The new changes introduce additional matters the court can consider when determining whether a contract is a standard form contract. The court will be able to take into account whether a party has entered into another contract in the same or substantially similar terms and how many such contracts that party has made. In addition, a contract may be determined to be a standard form contract even where a party has had the opportunity to negotiate terms to the contract that are minor or insubstantial in effect or has had the opportunity to select a term from a range of predetermined options in the contract. A court may also determine a contract is a standard form contract even if the parties to that contract have had the opportunity to negotiate the terms of another contract or proposed contract.
C More small businesses are afforded protection
The new changes will also expand coverage of the unfair contract terms laws to cover more small businesses. The laws will now apply to standard form contracts with small businesses that have fewer than 100 employees or have an annual turnover of less than $10 million, and will apply irrespective of the value of the contract.
More standard form contracts are now likely to be captured by the unfair contract terms laws as a result of this broadening of the definition of “small business” and removal of the threshold on contract value.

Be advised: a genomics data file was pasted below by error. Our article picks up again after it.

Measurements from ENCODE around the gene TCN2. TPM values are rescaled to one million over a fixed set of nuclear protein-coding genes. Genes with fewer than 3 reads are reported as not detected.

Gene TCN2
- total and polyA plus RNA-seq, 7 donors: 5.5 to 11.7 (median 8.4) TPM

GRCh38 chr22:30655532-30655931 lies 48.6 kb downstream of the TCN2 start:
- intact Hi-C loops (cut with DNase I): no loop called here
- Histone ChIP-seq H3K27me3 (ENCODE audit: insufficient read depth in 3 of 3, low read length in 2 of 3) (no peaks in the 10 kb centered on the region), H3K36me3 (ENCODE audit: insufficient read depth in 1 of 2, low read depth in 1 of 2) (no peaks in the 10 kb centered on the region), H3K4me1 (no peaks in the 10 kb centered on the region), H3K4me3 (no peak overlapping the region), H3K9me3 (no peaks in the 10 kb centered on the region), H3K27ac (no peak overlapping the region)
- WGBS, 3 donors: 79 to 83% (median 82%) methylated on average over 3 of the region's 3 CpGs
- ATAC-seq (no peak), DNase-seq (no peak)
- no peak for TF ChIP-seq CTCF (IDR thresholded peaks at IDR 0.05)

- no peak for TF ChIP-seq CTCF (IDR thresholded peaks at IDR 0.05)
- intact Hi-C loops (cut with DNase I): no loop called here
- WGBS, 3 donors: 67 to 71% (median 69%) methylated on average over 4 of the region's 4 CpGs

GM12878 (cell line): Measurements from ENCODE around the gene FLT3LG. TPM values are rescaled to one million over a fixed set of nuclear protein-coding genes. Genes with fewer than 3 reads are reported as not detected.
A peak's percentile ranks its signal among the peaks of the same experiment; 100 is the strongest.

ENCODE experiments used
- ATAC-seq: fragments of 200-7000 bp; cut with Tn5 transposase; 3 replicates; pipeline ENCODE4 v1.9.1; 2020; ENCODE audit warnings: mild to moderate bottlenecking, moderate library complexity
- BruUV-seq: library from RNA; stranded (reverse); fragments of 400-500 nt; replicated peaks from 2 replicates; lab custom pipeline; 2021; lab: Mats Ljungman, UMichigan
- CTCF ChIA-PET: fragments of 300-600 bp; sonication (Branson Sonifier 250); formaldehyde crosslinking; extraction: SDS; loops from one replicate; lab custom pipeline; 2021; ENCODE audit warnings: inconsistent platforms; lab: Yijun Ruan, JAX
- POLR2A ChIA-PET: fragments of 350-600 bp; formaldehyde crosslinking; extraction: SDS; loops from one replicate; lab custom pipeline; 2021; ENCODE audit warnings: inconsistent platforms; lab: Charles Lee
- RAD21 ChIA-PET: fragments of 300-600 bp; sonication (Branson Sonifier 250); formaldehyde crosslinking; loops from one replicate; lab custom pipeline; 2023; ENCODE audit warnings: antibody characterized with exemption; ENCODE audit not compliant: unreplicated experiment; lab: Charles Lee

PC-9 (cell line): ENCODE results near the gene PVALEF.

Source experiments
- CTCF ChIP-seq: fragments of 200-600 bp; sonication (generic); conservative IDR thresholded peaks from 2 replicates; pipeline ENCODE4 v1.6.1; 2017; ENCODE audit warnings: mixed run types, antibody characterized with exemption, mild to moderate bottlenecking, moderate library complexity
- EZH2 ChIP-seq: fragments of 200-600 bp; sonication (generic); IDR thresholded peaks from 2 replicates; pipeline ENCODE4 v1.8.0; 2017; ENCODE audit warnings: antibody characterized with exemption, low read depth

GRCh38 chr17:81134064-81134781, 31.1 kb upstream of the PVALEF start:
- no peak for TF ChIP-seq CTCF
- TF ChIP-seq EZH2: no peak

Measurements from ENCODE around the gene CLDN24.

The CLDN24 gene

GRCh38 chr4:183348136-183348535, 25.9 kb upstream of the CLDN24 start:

Do these changes affect you?
If you commonly issue standard form contracts to your customers, then now would be a good time to take a look at your contracts and consider if any of your standard contract terms may fall afoul of the prohibitions on unfair contract terms and put your business at risk of potential financial or other penalties moving forward. If so, you may be able to make some changes to your standard form contracts to address this potential risk.
If you have any concerns or questions about your standard form contracts, then feel free to reach out to us and we will be happy to help.
Note that this article is not intended to provide legal advice or offer comprehensive guidance.